By Malcolm Fleschner

Americans tend to have high expectations for themselves, their businesses, their families – you name it. So it should come as no surprise that we also ask a great deal of our sales incentive programs. But as management consultant Bruce Merrifield points out a new incentive program rarely provides an impetus for the significant, sustainable and successful behavior change many sales organizations hope to achieve (

Instead of making unreasonable demands on an incentive program, Merrifield suggests you first examine the underlying support issues that must be changed before a new incentive plan has a chance to work.

1. Strategy

Too many firms try to serve too many masters, Merrifield argues. As a result they lack a crisp value proposition that focuses on a specific type of customer. By attempting to make up for a fuzzy competitive strategy with a revamped sales incentive plan, companies simply ignore the underlying problem – and salespeople typically are glad to play along.

“Any new incentive plan will get people excited for about two weeks, which is also the length of time those health resolutions last after the New Year,” he says. “After a few weeks most people go back to doing their habitual job regardless of what they might continue to tell you about the new plan.”

2. Systems or interdepartmental processes

When asking salespeople to adopt new behaviors, bear in mind that there will be ripple effects throughout the organization, Merrifield cautions. Salespeople asked to change their behavior might need new information resources and support from departments they aren’t used to dealing with. Before putting the new incentive plan in place, Merrifield suggests plotting out precisely how different departments will be expected to work together. Then plug any gaps and fix any anticipated breakdowns in the information flow. All of this should be performed with the ultimate goal of improving value for the customer, he adds.

3. Talent

If you’re asking people to change behaviors with a new incentive plan, make sure your people have the right mindset and attitude to execute the new strategy. “Most salespeople will tell you it sounds great, and then keep on doing what they are doing,” Merrifield says. “Some will even passively resist the new incentive plan and direction because they honestly don’t see a compelling need to change or don’t feel they can do it without apparently failing in some way. New action requires new learning by doing, which means failing forward to new competence; most people aren’t really very good at doing that.”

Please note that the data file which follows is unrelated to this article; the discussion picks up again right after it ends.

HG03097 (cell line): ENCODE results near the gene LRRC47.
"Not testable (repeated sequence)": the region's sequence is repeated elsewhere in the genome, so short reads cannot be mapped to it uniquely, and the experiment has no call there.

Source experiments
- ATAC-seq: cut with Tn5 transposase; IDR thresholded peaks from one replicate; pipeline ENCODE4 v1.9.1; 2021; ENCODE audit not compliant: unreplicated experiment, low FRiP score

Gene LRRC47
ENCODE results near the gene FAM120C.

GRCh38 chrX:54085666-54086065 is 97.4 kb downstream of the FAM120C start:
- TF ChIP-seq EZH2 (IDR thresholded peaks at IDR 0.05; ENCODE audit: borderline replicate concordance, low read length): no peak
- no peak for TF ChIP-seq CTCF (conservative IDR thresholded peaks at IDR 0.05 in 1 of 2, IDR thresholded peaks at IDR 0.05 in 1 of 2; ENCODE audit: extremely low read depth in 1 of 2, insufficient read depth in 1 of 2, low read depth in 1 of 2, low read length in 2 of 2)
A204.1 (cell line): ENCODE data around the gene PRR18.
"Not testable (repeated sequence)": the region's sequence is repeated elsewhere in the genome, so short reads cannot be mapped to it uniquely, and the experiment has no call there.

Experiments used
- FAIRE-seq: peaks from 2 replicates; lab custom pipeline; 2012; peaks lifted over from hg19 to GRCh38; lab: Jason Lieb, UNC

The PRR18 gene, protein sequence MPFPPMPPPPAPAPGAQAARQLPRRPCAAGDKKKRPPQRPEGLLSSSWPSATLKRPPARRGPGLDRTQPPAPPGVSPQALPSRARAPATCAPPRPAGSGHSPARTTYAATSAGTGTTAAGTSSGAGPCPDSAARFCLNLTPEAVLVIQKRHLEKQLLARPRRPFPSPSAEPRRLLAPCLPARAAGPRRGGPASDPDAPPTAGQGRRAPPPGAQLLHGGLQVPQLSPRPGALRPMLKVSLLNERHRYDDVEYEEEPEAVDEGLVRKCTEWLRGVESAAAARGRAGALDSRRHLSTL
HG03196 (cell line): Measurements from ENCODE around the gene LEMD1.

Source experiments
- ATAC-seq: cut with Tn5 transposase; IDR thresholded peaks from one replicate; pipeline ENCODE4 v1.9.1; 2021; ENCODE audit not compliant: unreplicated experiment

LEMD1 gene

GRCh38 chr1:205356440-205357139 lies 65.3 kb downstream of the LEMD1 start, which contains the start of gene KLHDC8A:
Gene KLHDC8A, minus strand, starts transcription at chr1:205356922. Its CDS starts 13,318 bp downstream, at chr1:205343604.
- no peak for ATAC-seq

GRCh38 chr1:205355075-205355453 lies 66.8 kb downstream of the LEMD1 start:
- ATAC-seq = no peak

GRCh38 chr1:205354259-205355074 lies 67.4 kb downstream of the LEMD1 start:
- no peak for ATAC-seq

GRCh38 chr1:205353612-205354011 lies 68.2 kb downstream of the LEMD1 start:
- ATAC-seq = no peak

4. Tools and training

Just because your people have the raw talent necessary to do the job doesn’t mean that they have the tools or training they’ll need. “If we do a first-time home-improvement project, there are usually one or more key tools and tips we need to do the job easily and effectively,” he says. “Will a new incentive plan fizzle because we have not provided the total tricked-out set of tools, tips and aids that will help the new job get done in a more effective fashion?”

5. Support

A new approach requires new thinking, not only from the sales team but also from management. Merrifield notes that managers who are satisfied with the status quo might not be the ideal shepherds to lead the herd in a new direction.

“If you play golf or tennis and think it’s time for your children to learn how to play, who is the best person to teach them?” he asks. “Usually not the parent! As you consider concerns about launching a new incentive program, also take into account who will be responsible for managing it and keeping things in alignment. If one of these areas is neglected or ignored, the incentive plan’s overall effectiveness will be compromised. Also consider the fact that you likely will be recruiting new people for the re-conceptualized job. Will old guard managers be able to coach old and new employees to master new behaviors or will they practice let-them-figure-it-out neglect?”